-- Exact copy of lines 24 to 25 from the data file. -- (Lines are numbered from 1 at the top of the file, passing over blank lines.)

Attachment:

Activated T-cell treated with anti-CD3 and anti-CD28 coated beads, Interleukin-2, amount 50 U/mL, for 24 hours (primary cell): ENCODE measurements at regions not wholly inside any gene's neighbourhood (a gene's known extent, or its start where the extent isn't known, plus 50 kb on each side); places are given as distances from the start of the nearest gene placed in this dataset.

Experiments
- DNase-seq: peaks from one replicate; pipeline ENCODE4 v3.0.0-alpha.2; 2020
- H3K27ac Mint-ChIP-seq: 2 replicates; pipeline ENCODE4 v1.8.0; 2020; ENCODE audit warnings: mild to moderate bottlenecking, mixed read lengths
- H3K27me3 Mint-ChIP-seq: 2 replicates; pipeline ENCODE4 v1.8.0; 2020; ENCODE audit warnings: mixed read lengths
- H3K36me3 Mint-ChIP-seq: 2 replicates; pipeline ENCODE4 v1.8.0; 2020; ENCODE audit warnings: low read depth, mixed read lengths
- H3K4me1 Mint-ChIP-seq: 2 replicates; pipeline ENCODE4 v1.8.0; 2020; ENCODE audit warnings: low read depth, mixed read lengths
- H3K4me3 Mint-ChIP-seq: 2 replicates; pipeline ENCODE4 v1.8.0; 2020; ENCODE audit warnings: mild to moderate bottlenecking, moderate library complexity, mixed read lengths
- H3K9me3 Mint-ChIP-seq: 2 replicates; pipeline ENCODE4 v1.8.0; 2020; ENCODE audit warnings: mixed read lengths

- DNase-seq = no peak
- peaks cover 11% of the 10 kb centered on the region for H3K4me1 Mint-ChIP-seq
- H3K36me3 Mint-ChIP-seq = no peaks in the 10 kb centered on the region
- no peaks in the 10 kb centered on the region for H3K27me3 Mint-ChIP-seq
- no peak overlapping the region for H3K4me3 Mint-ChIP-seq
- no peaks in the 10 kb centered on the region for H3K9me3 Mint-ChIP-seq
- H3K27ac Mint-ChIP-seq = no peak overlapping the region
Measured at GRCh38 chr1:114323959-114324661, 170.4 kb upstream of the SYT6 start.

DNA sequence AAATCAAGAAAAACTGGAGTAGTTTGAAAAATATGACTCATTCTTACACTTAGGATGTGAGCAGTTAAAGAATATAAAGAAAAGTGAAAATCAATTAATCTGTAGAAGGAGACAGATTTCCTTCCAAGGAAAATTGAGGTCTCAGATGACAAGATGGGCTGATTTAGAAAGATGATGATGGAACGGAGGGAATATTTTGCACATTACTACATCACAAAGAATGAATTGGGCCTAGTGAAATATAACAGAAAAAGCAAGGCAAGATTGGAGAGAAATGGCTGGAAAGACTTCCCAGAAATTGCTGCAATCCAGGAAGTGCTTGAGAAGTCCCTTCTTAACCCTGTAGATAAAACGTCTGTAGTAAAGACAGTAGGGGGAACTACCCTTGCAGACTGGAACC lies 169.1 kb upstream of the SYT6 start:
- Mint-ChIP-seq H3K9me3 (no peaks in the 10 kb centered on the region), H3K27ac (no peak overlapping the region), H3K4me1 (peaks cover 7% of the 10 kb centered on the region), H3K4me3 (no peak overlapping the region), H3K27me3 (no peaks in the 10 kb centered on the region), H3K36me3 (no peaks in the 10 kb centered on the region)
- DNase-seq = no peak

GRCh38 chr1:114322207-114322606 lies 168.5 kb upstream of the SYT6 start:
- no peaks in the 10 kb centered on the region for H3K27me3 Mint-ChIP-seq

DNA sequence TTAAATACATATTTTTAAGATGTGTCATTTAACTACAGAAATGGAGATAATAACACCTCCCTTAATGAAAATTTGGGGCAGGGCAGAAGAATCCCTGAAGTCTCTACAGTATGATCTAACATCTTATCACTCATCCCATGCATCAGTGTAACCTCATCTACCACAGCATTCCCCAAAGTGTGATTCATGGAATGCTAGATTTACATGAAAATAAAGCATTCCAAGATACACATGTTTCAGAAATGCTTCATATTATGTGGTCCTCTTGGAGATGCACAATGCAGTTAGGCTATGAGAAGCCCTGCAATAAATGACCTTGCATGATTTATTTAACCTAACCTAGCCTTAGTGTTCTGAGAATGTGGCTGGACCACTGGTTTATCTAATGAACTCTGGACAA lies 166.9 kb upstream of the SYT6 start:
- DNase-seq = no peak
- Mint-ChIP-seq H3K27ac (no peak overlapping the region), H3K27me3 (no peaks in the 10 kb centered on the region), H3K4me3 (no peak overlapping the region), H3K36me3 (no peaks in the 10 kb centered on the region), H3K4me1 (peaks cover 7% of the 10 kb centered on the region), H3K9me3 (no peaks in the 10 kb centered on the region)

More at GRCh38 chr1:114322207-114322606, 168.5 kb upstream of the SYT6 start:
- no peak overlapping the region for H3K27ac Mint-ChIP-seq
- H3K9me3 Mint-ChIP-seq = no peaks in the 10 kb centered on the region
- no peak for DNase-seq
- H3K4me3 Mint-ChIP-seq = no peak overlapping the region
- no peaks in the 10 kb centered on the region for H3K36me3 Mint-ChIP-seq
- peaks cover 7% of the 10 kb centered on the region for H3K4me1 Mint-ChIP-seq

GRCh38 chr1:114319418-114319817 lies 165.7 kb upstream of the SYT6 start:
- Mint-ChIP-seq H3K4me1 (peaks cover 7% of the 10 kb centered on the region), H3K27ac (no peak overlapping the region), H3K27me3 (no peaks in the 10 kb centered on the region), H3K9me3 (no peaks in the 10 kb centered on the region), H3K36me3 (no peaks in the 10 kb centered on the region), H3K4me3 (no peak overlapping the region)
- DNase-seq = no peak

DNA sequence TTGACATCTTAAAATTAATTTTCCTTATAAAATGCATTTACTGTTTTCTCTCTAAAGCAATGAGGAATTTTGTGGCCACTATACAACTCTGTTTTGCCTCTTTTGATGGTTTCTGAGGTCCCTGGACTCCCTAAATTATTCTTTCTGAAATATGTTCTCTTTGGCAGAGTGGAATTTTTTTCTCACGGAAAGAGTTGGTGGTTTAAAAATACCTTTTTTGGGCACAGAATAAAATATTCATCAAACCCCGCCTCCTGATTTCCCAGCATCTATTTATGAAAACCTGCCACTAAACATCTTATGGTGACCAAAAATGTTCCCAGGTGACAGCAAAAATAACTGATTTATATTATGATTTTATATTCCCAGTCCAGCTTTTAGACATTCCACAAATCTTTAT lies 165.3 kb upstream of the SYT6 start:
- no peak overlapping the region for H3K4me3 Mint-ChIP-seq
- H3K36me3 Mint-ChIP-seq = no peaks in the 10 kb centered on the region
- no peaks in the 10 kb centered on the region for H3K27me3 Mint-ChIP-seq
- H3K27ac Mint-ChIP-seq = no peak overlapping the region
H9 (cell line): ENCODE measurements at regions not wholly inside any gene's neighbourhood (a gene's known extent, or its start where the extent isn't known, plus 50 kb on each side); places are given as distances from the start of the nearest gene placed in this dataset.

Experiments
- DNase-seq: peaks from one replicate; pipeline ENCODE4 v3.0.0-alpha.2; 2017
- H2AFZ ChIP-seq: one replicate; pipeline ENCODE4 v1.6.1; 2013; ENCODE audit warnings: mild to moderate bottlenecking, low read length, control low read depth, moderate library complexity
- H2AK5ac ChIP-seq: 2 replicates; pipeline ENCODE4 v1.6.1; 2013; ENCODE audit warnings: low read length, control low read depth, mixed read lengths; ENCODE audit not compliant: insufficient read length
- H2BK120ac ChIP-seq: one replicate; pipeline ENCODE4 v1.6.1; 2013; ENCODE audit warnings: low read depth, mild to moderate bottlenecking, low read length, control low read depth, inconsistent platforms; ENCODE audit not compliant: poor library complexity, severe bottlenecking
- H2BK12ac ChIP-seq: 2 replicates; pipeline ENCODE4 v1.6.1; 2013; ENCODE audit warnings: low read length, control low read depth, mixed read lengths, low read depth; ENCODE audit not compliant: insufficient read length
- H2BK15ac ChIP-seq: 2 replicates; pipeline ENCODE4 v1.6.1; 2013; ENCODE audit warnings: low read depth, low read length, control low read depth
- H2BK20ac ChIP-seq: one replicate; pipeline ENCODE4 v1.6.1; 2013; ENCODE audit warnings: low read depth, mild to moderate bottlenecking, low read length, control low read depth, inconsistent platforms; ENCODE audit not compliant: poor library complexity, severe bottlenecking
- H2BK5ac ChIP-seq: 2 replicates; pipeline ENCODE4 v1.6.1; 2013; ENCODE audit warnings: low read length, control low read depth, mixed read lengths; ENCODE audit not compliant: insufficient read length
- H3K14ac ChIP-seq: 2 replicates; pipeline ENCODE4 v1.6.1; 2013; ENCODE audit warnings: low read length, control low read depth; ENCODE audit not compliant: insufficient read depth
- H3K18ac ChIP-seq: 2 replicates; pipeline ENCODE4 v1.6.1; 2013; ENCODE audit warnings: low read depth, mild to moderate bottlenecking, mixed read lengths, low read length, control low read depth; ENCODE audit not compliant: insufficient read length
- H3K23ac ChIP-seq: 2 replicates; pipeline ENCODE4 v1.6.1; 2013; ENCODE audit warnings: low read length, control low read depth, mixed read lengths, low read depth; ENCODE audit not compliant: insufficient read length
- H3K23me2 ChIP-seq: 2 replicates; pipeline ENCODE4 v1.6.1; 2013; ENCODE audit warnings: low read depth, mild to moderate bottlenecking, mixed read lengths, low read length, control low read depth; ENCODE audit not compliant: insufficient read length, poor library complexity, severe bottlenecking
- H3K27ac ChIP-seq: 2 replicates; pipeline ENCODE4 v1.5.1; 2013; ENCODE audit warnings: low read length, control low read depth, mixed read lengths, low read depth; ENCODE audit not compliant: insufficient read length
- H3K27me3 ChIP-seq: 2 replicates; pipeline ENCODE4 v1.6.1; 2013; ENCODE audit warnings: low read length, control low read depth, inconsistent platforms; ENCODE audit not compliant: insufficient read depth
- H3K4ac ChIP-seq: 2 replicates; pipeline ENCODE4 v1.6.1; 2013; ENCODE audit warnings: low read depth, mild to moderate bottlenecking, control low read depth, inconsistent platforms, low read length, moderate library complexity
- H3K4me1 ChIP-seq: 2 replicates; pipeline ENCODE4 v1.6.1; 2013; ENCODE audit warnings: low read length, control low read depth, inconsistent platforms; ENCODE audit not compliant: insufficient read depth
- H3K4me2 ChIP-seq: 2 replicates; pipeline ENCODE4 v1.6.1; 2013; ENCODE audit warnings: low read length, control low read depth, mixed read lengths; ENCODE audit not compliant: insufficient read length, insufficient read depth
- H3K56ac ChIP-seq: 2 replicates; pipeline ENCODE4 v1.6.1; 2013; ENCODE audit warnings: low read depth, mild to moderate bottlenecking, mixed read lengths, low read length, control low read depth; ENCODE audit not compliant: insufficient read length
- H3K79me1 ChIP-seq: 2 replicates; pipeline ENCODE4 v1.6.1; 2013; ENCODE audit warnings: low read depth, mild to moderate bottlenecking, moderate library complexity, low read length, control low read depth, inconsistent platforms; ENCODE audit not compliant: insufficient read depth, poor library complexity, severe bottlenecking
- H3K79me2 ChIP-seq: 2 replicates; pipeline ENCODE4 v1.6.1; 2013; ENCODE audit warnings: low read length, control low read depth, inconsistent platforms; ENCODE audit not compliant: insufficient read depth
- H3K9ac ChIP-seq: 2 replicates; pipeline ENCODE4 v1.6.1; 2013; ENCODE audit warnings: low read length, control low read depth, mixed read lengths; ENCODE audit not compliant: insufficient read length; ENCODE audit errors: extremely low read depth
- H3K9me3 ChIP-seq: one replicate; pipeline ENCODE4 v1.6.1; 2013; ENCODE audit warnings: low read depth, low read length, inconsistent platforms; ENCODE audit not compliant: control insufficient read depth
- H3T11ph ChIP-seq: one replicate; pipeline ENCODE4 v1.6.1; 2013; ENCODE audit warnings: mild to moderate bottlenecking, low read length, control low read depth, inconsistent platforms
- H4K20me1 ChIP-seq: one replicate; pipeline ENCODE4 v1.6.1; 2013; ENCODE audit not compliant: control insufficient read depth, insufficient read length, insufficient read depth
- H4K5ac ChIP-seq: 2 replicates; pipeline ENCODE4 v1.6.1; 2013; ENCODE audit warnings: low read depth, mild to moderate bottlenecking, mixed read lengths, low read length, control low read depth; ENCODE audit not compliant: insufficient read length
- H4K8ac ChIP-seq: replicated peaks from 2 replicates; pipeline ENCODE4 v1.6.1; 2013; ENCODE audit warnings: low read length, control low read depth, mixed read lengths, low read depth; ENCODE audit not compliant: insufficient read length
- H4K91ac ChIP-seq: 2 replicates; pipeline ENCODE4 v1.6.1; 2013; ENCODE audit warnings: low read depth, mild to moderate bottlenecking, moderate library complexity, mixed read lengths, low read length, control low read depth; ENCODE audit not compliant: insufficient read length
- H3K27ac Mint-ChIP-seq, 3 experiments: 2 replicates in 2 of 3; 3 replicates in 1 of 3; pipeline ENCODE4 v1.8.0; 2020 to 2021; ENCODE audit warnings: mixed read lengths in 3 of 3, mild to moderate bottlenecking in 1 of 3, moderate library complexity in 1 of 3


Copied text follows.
- DNase-seq = no peak
- Mint-ChIP-seq H3K27ac (no peak overlapping the region), H3K27me3 (no peaks in the 10 kb centered on the region), H3K4me3 (no peak overlapping the region), H3K36me3 (no peaks in the 10 kb centered on the region), H3K4me1 (peaks cover 7% of the 10 kb centered on the region), H3K9me3 (no peaks in the 10 kb centered on the region)